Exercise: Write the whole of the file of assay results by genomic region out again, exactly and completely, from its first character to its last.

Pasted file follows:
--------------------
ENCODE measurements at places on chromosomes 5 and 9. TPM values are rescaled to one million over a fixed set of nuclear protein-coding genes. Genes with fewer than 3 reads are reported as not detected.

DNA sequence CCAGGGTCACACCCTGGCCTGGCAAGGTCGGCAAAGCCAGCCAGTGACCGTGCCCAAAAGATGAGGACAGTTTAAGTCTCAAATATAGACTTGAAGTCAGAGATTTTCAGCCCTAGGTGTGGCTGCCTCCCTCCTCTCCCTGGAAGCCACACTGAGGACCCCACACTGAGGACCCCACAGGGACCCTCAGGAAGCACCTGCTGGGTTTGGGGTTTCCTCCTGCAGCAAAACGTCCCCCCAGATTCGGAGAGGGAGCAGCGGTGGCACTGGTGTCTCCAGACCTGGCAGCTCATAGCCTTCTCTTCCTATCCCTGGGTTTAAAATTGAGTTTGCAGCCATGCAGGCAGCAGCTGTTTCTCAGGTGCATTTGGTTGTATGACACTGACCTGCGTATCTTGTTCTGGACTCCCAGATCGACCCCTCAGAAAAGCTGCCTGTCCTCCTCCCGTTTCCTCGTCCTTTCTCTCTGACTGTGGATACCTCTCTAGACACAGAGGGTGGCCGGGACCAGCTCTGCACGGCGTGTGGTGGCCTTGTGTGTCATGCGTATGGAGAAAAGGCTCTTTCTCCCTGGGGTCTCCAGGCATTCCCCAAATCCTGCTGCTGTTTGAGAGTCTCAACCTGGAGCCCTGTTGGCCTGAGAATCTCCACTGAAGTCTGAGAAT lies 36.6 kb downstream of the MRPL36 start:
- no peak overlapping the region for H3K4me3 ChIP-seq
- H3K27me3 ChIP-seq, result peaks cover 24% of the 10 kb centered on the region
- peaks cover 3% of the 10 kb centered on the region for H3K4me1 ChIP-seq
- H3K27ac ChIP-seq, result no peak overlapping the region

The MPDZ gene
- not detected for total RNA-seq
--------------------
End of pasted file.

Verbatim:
ENCODE measurements at places on chromosomes 5 and 9. TPM values are rescaled to one million over a fixed set of nuclear protein-coding genes. Genes with fewer than 3 reads are reported as not detected.

DNA sequence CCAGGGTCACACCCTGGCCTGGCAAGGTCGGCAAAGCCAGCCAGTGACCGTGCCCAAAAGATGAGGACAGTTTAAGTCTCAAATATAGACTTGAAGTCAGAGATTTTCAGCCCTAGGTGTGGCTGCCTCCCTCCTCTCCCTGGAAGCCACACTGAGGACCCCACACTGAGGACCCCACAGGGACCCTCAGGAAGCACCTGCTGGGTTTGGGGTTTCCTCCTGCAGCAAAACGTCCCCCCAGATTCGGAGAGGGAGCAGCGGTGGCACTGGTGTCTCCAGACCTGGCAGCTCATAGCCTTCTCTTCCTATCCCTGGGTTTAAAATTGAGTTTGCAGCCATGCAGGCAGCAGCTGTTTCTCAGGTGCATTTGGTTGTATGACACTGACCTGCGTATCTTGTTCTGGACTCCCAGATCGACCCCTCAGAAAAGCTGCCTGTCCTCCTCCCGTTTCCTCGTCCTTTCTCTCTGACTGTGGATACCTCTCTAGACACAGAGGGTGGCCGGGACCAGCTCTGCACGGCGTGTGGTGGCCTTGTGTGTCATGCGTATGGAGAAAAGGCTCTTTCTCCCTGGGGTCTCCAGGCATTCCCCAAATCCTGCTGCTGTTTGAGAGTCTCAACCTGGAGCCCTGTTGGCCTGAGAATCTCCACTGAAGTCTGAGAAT lies 36.6 kb downstream of the MRPL36 start:
- no peak overlapping the region for H3K4me3 ChIP-seq
- H3K27me3 ChIP-seq, result peaks cover 24% of the 10 kb centered on the region
- peaks cover 3% of the 10 kb centered on the region for H3K4me1 ChIP-seq
- H3K27ac ChIP-seq, result no peak overlapping the region

The MPDZ gene
- not detected for total RNA-seq